- U.S. Small Business Administration Office of Advocacy releases data on small businesses’ impact on the economy
- Small businesses account for the vast majority of all firms, but much smaller shares of employees, payrolls, and exports
- More than half of small businesses were negatively affected by the COVID-19 pandemic in April 2020, but the share fell to about one in four in July 2021
Summary by Dirk Langeveld
Small businesses account for the vast majority of businesses in the United States but a much smaller share of payrolls and exports, according to the latest data provided by the U.S. Small Business Administration Office of Advocacy. The report also showed that more than 8 million small businesses closed during the COVID-19 pandemic, but that surviving firms are significantly less affected by the pandemic.
The data shows that there were 32.5 million businesses in the United States with less than 500 employees. By comparison, only 20,516 entities were classified as large businesses.
Small businesses make up 99.9 percent of all firms and 99.7 percent of firms with paid employees, as well as 97.4 percent of exporting firms. However, they account for only 46.8 percent of private sector employees, and 39.7 percent of private sector payrolls, and 31.6 percent of known export value.
Eighty-one percent of small businesses were non-employer firms, with this number gradually increasing from 15.4 million in 1997 to 26.5 million in 2018. A total of 86.6 percent of non-employer small businesses are organized as sole proprietorships, while 52.1 percent of employer firms were organized as S-corps and 22.5 percent as C-corps.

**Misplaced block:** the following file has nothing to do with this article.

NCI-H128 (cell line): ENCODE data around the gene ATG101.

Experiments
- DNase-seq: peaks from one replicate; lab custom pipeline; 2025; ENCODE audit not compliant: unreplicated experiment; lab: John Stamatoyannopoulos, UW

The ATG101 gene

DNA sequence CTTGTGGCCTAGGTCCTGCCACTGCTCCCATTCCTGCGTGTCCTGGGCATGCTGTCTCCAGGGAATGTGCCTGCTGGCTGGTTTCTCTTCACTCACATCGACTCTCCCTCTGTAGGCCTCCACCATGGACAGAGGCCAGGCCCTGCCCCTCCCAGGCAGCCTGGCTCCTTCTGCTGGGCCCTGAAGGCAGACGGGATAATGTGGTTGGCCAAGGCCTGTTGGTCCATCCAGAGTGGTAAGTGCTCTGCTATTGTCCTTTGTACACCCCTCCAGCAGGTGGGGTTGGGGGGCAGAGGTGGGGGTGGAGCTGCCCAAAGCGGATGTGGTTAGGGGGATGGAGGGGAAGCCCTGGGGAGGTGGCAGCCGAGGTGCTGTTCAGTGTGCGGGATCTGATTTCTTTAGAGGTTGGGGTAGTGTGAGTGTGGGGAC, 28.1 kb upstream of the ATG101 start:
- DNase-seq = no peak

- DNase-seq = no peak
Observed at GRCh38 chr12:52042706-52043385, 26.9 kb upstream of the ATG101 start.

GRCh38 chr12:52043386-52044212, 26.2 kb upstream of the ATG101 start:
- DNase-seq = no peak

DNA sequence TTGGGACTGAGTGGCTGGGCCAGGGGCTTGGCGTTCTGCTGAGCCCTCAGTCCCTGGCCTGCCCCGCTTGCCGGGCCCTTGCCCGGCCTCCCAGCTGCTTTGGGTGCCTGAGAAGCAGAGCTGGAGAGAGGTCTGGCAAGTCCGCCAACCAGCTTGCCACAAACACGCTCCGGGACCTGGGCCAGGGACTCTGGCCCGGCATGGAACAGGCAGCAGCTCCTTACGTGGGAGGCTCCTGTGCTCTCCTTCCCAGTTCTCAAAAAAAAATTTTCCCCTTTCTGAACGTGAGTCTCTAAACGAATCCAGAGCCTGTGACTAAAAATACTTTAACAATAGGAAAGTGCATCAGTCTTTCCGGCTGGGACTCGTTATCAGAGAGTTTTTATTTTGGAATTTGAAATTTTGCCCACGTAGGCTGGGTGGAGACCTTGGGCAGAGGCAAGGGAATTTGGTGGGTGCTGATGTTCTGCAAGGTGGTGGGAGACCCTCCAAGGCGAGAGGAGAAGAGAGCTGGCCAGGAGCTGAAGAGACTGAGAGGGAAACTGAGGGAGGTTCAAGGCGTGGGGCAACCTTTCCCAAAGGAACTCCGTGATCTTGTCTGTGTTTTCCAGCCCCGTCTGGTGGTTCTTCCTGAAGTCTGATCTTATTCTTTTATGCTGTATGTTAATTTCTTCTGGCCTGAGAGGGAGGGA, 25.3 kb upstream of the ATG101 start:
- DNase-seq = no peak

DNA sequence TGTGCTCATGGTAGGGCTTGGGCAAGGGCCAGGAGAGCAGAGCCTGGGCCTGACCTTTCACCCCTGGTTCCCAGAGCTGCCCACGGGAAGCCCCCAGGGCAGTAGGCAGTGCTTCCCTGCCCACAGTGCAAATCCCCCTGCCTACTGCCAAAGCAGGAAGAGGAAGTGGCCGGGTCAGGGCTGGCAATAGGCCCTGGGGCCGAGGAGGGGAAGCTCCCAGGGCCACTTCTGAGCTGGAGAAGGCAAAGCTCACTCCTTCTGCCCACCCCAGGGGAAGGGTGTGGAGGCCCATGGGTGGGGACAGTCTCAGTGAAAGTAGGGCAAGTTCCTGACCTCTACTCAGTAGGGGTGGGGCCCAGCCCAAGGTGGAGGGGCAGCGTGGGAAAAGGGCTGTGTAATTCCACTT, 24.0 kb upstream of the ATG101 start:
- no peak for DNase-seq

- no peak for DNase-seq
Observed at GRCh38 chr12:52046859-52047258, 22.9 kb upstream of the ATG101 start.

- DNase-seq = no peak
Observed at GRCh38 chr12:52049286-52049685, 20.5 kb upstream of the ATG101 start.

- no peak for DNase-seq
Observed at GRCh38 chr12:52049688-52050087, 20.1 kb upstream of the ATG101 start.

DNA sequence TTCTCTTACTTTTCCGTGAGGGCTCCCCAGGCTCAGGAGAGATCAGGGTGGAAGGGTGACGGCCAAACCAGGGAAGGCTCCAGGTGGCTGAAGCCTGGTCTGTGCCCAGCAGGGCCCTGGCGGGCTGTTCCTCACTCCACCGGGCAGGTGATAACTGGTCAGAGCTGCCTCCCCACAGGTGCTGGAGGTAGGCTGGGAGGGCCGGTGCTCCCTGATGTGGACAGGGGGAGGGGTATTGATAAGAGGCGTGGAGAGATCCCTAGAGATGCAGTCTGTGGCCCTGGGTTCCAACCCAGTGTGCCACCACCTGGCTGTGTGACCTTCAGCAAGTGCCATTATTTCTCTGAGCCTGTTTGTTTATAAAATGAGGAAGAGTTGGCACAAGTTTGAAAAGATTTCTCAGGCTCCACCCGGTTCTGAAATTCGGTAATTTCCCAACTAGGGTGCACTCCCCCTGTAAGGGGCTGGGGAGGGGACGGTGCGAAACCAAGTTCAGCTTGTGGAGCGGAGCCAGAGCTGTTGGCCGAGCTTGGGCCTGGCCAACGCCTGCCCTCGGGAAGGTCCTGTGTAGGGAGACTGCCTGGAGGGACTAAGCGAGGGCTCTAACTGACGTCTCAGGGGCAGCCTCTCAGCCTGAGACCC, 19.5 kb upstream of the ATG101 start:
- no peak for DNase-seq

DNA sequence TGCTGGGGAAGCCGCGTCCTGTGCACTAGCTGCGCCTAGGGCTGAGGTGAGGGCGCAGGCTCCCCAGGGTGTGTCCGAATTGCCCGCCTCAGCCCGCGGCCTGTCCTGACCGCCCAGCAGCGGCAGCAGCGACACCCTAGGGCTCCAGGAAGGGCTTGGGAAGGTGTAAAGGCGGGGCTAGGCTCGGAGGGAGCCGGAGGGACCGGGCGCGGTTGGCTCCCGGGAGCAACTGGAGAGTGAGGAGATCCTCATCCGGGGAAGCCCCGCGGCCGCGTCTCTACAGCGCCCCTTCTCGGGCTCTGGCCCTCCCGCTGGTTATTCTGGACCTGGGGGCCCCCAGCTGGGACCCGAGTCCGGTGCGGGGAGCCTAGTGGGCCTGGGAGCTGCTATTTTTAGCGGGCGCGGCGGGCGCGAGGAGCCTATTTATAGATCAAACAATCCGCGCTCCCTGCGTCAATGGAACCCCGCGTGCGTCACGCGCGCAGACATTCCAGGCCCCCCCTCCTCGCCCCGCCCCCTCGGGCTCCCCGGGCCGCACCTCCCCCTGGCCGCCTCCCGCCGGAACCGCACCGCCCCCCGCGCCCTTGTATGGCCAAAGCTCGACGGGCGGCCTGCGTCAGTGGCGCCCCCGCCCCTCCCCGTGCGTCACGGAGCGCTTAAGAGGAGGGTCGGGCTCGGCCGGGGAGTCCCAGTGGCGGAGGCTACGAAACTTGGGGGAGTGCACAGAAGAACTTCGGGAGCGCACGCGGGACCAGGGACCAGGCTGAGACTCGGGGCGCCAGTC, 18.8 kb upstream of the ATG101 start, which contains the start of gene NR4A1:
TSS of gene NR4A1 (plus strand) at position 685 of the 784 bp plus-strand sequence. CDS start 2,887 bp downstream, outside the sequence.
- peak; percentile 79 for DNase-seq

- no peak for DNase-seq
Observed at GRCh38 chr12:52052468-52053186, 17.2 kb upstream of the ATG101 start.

A total of 11.69 million small businesses were owned by women, while 9.22 million were owned by minorities and 1.76 million by veterans. Small businesses accounted for 62 percent of net new jobs since 1995, with 29 percent of employer firms being family-owned. Women made up 19.9 percent of the owners of employer firms, while minorities accounted for 18.3 percent and immigrants for 18 percent.
Small business numbers showed more volatility in 2020 due to the COVID-19 pandemic, with 8.6 million of the more than 15 million jobs lost in the crisis occurring at small businesses. Seventy-three percent of small businesses had received assistance through the Paycheck Protection Program by the end of 2020.
While 51.4 percent of surviving small businesses said the pandemic had negatively affected their company in April 2020, this share fell to 25.2 percent in July 2021. Businesses in accommodation and food service were more likely to still be struggling, with 54.7 percent saying they were still negatively impacted in the latter month.
The average two-year survival rate for new employer firms between 1995 and 2019 was 67.7 percent. It fell to 48.9 percent for five years, 33.6 percent for 10 years, and 25.7 percent for 15 years. In 2019, 1.04 million business establishments opened and 928,000 closed; about 13 percent were startups, averaging 3.3 employees (compared to an average of 15.3 employees for all employer small businesses)